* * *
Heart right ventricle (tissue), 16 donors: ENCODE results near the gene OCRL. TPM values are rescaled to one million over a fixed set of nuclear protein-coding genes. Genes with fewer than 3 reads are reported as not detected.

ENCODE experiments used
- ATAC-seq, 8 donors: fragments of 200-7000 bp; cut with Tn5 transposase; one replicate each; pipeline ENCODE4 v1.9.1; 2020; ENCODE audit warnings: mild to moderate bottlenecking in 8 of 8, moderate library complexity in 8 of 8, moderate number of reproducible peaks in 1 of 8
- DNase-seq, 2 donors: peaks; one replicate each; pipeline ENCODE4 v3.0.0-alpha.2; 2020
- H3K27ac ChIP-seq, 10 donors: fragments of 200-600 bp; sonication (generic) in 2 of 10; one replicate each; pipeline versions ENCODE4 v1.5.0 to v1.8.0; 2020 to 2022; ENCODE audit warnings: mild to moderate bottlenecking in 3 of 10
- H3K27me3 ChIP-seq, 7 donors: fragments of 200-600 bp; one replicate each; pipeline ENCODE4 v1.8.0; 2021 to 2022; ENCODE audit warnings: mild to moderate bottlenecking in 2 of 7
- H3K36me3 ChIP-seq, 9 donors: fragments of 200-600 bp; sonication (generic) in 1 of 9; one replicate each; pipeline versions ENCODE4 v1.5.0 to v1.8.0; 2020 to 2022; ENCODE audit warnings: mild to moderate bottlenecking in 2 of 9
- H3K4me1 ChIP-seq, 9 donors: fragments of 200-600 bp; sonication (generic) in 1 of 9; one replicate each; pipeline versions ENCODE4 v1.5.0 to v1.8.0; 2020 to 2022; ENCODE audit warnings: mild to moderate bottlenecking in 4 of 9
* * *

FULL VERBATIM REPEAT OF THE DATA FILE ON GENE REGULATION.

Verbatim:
Heart right ventricle (tissue), 16 donors: ENCODE results near the gene OCRL. TPM values are rescaled to one million over a fixed set of nuclear protein-coding genes. Genes with fewer than 3 reads are reported as not detected.

ENCODE experiments used
- ATAC-seq, 8 donors: fragments of 200-7000 bp; cut with Tn5 transposase; one replicate each; pipeline ENCODE4 v1.9.1; 2020; ENCODE audit warnings: mild to moderate bottlenecking in 8 of 8, moderate library complexity in 8 of 8, moderate number of reproducible peaks in 1 of 8
- DNase-seq, 2 donors: peaks; one replicate each; pipeline ENCODE4 v3.0.0-alpha.2; 2020
- H3K27ac ChIP-seq, 10 donors: fragments of 200-600 bp; sonication (generic) in 2 of 10; one replicate each; pipeline versions ENCODE4 v1.5.0 to v1.8.0; 2020 to 2022; ENCODE audit warnings: mild to moderate bottlenecking in 3 of 10
- H3K27me3 ChIP-seq, 7 donors: fragments of 200-600 bp; one replicate each; pipeline ENCODE4 v1.8.0; 2021 to 2022; ENCODE audit warnings: mild to moderate bottlenecking in 2 of 7
- H3K36me3 ChIP-seq, 9 donors: fragments of 200-600 bp; sonication (generic) in 1 of 9; one replicate each; pipeline versions ENCODE4 v1.5.0 to v1.8.0; 2020 to 2022; ENCODE audit warnings: mild to moderate bottlenecking in 2 of 9
- H3K4me1 ChIP-seq, 9 donors: fragments of 200-600 bp; sonication (generic) in 1 of 9; one replicate each; pipeline versions ENCODE4 v1.5.0 to v1.8.0; 2020 to 2022; ENCODE audit warnings: mild to moderate bottlenecking in 4 of 9